Her voice was soft. I found that many of the followers of the Teacher spoke quietly, soothingly. When they spoke, they used few words, and I found that they preferred not to speak at all, but to simply sit. It felt like waiting to me but it also felt like something ancient and mystical. They were all disconnected for much of the day, and some were completely disconnected, having had their implants off for months or years, or even completely removed. Even thinking about it builds a fire raging at the base of my spine, shuddering.
She said, The message can’t be spoken. It can only be lived.
I nodded as I sipped my tea. By this time I had read the teachings. I had memorised them, and even found those words I first heard in childhood: When all is lost, we will remember.
I asked her what that meant, specifically.
She cocked her head and a wan smile crept over her face, This is the world we live in. We live in a world of loss. We have lost what made us creatures of this planet. We are now conquerors of this planet, and we have lain waste to it. And so we remember.
Each step through the forest becomes easier. I have climbed mountains to be here, traced the forgotten rivers to find this place, and now my journey nears its conclusion. My battered copy of the teachings is all I brought with me besides clothes, food, and bottles to store water. My food ran out long ago, somewhere on the final mountain as I made my descent. At my hungriest, I ate grass. After losing a day to sickness, I discovered seeds and fruits. I dug my hands into the dirt and cried. I was so thankful to eat the tiny seeds and sorrowful berries. And then I found the river, or its beginnings. It led me here, and it fed me, nourished me on the long hike to find the Teacher. Apples like I’ve never seen grow here. Not nearly as big as the ones we create, but their taste is so foreign. A real apple and it tastes nothing like an apple.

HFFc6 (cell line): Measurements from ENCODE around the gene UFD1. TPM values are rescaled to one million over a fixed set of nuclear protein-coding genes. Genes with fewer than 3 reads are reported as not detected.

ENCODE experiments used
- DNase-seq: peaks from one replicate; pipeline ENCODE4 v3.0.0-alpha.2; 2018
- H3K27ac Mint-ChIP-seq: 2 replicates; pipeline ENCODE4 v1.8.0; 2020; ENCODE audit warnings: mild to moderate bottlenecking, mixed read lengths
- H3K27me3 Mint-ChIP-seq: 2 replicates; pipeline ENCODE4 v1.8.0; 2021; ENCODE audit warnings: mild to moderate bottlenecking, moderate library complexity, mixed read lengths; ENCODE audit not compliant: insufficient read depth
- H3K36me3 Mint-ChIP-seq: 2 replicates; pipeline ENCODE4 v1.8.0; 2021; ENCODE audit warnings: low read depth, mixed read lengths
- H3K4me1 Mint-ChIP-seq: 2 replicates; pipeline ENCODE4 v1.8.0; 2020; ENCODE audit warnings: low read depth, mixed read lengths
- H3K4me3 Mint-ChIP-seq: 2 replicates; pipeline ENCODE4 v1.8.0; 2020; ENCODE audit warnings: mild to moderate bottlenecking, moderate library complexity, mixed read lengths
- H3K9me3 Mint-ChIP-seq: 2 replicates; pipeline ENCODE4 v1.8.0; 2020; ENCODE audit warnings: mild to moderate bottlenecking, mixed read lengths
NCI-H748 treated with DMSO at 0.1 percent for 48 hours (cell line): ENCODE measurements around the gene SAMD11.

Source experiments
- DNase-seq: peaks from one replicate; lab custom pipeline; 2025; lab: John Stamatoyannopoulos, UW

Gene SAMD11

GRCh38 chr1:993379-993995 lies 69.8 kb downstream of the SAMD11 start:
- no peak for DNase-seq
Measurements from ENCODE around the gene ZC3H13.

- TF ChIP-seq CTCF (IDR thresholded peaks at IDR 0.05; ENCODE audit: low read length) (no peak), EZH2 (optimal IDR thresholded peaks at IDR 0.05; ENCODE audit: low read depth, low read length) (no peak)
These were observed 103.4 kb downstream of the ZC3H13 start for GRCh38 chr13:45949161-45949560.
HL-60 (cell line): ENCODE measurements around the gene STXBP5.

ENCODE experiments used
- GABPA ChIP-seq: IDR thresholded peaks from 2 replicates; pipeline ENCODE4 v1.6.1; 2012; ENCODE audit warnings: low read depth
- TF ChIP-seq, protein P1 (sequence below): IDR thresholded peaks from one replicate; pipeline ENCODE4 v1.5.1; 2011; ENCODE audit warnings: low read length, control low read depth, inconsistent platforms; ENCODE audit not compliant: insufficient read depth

As days go by, I wander the forest and come across more foods I thought I knew. Pears and berries so different from any I’ve tasted before. The forest is alive with insects and tiny mammals, ones we thought we lost. The entire forest is a single creature with thousands of distinct parts. A symphony of insects and birds singing through the air, the trudge of my own feet through leaves and over dirt. Through the canopy at night I see stars and tears burst from my eyes. They’re faint but they’re there. Stars.
The river courses through the forest and I recite the teachings aloud to myself. I feel no fear, only the tacky sweat and humidity of this place. It breathes with the winds of the world and I try to capture it in my lungs, hold it deep inside, and hope it transforms me. A week disconnected and I’ve never felt so at peace. I’ve never felt so not alone.
The river pools here into a lake. A real lake. At the center of the lake is an island. I disrobe and leave the teachings on the shore. Looking down, I see the bottom, clear as glass. Reflecting the trees and sky above, swarms of tiny insects hover over it and I see fish swimming in groups. Swimming naked through the water, I imagine this to be the last clear lake in all the world. The last place a human can look into water and see the earth beneath. Following fish who scatter away from me, holding my breath as long as I can until I burst through the surface, laughing. Nothing has ever felt quite so good. Clean for the first time since I started my journey to the Teacher, my muscles relax and drift away from me. My arms and legs stretch through the water, reaching all the way down the river to the mountain I came from. My skin dissolves and I become the lake, feeling every fish, seeing every star, leaf, and insect above.